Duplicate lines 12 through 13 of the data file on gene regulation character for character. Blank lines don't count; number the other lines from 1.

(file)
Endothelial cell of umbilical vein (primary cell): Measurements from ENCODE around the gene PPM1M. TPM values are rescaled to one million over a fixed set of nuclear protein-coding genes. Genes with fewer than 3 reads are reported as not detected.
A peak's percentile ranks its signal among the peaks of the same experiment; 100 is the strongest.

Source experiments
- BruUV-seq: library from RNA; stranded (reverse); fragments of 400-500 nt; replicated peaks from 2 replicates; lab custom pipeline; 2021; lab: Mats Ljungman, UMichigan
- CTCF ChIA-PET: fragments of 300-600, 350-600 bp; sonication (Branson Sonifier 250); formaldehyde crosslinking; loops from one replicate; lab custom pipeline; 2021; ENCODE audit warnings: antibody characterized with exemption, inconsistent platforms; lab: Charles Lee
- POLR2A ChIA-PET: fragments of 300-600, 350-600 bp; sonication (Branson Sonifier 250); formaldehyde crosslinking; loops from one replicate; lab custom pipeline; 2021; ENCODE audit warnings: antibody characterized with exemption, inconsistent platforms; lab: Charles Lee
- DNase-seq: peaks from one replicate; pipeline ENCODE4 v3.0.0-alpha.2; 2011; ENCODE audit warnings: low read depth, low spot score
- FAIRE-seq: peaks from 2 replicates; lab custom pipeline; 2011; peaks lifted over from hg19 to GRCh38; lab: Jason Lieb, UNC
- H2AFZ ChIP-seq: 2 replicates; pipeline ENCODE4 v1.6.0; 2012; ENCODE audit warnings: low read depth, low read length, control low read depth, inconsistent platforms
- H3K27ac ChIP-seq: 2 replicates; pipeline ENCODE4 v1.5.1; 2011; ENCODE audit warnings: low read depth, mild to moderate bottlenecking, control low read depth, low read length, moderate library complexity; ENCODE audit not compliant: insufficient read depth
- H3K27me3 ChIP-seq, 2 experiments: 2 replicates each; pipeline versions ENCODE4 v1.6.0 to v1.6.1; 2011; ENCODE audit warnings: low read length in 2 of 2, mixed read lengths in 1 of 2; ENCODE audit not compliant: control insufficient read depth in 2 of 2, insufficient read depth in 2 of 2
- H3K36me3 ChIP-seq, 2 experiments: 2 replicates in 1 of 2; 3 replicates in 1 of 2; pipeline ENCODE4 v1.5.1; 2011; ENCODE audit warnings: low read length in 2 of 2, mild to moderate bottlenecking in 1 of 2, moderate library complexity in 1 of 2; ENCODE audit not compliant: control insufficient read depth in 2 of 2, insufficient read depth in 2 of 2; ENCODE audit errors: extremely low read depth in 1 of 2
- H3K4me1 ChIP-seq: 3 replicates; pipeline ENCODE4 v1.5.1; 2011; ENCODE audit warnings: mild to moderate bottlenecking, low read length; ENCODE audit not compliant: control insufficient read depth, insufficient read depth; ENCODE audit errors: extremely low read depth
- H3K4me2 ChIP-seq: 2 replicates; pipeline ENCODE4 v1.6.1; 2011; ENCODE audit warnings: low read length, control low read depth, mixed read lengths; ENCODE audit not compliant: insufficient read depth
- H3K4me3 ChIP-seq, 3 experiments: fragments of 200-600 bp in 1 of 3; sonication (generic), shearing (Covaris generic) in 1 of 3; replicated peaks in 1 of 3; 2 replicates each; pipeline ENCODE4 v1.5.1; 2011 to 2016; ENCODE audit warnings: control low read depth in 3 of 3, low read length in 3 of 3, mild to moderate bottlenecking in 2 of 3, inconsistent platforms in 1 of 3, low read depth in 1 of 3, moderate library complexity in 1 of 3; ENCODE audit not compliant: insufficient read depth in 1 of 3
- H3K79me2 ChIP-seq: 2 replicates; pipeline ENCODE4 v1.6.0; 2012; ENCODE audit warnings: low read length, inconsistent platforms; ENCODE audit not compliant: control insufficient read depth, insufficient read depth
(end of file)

- H3K36me3 ChIP-seq, 2 experiments: 2 replicates in 1 of 2; 3 replicates in 1 of 2; pipeline ENCODE4 v1.5.1; 2011; ENCODE audit warnings: low read length in 2 of 2, mild to moderate bottlenecking in 1 of 2, moderate library complexity in 1 of 2; ENCODE audit not compliant: control insufficient read depth in 2 of 2, insufficient read depth in 2 of 2; ENCODE audit errors: extremely low read depth in 1 of 2
- H3K4me1 ChIP-seq: 3 replicates; pipeline ENCODE4 v1.5.1; 2011; ENCODE audit warnings: mild to moderate bottlenecking, low read length; ENCODE audit not compliant: control insufficient read depth, insufficient read depth; ENCODE audit errors: extremely low read depth